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  • The evolving “School for All” project: Expanding to 53,000 schools in eight African countries, promoting children’s learning, school lunches, and hand washing awareness


June 1, 2021

The evolving “School for All” project: Expanding to 53,000 schools in eight African countries, promoting children’s learning, school lunches, and hand washing awareness

The “School for All” project, which began in 2004 at 23 primary schools in Niger, has now expanded to approximately 53,000 primary and secondary schools in eight African countries and is improving the learning environment for children. In addition to an increase in the number of schools participating, the project has evolved significantly as voluntary activities by local residents emerged, based on the unique needs of each community. The project has expanded well beyond education to include areas such as improved nutrition and sanitation.

photoChildren learning carry-over addition using sticks at a School for All remedial class (Madagascar)

The passion to support the growth of children is the driving force behind the project

“School for All” is a project in which parents, teachers, and local residents form a School Management Committee (SMC) and work together to create a school “for everyone.” It is a community-wide school management initiative operating in collaboration with the government. It supports the children’s learning not only by parents and teachers but also by the entire community sharing the importance of education.

With each partner country, JICA holds a series of discussions with each education ministry to formulate a project. It also provides advice and technical assistance on how to create the structure and mechanisms of the SMC and on ways to strengthen the capacity of the people involved in the SMC. JICA Senior Advisor KUNIEDA Nobuhiro, who has been engaged in the project for a long time, reflects on the importance of patiently coordinating awareness vectors with the people concerned.

photoSMC representative elections by secret ballot (Senegal)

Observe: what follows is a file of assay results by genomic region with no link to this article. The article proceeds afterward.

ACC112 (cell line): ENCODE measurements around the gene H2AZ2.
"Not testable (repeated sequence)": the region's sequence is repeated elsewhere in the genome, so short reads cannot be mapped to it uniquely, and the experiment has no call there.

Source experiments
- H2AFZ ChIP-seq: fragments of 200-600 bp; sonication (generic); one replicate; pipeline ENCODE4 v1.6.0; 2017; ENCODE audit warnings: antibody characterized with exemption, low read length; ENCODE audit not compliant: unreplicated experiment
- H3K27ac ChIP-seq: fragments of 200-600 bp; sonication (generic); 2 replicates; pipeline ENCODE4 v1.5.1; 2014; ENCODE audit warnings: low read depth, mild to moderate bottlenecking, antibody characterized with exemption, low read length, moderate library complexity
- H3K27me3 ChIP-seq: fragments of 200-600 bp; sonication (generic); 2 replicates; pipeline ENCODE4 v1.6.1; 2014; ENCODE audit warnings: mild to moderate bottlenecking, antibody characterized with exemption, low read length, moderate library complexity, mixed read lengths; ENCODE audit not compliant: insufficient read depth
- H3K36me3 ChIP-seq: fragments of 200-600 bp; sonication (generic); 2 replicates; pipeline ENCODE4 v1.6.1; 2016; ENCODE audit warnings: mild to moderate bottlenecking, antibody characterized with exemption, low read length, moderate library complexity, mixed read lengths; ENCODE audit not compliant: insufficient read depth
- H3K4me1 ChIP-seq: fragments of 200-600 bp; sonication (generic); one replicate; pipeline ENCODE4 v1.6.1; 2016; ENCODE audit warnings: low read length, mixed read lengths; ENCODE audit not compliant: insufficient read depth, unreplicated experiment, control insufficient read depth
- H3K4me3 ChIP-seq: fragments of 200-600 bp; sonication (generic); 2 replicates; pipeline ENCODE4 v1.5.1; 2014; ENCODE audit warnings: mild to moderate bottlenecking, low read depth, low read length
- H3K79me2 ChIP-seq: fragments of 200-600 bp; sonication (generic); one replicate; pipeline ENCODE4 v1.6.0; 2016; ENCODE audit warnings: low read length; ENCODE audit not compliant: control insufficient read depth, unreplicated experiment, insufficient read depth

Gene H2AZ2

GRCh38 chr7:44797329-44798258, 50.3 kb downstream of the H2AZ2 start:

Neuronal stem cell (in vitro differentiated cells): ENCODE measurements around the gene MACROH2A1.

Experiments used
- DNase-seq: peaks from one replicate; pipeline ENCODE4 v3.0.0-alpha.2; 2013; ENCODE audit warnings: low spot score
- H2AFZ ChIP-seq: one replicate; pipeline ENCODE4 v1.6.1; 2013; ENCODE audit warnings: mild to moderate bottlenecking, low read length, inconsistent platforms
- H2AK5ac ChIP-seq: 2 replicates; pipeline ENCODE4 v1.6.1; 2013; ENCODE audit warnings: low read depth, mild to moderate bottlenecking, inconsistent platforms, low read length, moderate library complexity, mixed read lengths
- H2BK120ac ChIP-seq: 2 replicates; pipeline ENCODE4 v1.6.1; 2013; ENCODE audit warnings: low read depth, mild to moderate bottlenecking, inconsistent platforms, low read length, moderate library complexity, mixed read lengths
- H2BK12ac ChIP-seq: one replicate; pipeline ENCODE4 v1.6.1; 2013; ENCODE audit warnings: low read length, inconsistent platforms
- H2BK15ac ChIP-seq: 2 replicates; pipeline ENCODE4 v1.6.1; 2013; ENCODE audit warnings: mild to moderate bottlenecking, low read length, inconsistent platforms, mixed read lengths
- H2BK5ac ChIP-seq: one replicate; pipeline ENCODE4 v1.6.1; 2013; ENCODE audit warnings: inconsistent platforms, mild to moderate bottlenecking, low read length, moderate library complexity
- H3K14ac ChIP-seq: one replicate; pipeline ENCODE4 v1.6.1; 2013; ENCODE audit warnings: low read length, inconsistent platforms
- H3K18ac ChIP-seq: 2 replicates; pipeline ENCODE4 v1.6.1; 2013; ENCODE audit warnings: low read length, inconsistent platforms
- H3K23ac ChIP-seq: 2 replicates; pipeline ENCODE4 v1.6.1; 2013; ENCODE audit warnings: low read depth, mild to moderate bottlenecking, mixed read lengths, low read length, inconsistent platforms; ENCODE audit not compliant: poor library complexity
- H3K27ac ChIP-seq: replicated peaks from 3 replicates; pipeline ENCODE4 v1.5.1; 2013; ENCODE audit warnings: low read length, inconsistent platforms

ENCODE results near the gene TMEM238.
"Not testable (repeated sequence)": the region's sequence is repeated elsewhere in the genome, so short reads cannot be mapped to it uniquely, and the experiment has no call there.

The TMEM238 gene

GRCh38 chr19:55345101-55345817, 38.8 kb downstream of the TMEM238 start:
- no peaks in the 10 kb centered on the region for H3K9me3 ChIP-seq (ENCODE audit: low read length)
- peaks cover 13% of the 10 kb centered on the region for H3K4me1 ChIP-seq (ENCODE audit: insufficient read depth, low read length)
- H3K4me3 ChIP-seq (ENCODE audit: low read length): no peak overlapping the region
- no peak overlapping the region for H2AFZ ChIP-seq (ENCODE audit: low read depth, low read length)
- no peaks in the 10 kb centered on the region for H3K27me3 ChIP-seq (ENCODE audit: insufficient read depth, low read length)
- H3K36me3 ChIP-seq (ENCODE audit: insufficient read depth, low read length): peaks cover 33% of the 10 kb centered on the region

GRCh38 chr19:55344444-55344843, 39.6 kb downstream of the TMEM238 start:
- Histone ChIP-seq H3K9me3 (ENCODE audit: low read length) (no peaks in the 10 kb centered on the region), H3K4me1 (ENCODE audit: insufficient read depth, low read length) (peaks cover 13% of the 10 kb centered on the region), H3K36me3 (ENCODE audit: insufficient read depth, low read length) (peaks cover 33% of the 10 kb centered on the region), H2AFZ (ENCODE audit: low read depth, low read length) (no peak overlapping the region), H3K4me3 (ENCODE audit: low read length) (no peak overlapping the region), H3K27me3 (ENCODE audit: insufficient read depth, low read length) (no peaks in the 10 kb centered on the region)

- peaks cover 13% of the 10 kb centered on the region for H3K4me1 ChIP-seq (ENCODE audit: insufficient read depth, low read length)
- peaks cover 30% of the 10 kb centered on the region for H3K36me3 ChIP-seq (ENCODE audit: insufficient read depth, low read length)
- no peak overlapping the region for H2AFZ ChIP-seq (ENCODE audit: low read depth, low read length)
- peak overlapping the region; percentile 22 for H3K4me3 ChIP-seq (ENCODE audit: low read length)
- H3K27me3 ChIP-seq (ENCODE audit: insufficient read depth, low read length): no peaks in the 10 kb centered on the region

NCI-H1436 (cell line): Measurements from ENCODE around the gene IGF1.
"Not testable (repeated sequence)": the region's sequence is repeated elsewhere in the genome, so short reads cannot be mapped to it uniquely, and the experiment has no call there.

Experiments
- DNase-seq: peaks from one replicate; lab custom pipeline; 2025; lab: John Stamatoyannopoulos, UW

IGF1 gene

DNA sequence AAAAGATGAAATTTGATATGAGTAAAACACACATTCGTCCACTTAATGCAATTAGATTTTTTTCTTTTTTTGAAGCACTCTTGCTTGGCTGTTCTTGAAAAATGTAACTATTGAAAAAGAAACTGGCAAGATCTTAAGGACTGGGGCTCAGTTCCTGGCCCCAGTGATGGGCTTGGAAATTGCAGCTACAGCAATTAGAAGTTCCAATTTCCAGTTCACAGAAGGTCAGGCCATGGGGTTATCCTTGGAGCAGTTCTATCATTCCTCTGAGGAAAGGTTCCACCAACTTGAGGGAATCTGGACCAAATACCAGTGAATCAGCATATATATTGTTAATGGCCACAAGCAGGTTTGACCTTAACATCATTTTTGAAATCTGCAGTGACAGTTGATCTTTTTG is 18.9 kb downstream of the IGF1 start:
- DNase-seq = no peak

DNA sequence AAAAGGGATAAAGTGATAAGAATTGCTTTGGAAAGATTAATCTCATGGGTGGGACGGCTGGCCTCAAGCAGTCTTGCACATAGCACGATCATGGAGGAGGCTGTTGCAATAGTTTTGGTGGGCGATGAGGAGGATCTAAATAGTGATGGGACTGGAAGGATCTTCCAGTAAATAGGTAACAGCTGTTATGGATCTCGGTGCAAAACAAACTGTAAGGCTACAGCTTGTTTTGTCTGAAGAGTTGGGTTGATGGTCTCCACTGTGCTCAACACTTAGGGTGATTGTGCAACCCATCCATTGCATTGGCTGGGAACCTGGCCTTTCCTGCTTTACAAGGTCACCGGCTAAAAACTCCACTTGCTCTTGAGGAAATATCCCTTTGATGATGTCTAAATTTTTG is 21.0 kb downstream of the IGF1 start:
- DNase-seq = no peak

“Traditional practices are often obstacles to starting a School for All project. For example, it is an implicit rule that the representatives of organizations should be elders and/or men. However, motivated and capable representatives, regardless of gender, are needed for the SMC to improve the learning environment for children by implementing community-involved activities. School principals explained tenaciously to the local residents why voting for representatives was important and what could be accomplished through the implementation of the activities. The entire community was able to come to a common understanding through discussions. Of course, there were times when the discussions did not go well, but they were able to come to an agreement in the end because everyone had a sincere and passionate desire to ‘support the children’s growth’.”

photoA community general assembly organized to discuss the school operation (Niger)

In this way, the School for All project has been inspiring the SMCs to take the leading role in implementing a variety of activities to improve the learning environment for children. This model, which originated in Niger, has now spread to about 53,000 primary and secondary schools in eight African countries, adapted to the educational circumstances of each community and country.


With SMC’s initiative, activities expanded to include school lunches and hygiene management

photoA remedial class using math drills (Mali)

When the project first began, the SMCs contributed to the improvement of the children’s learning environment by “everyone” working together on educational activities such as building straw-roofed classrooms and purchasing textbooks and stationery. Also, because the quality and quantity of learning in class were not sufficient, the SMCs in various communities began to implement remedial classes. In an effort to support children’s learning, adults in the community provided support by confirming the attendance of children and checking the answers to practice questions.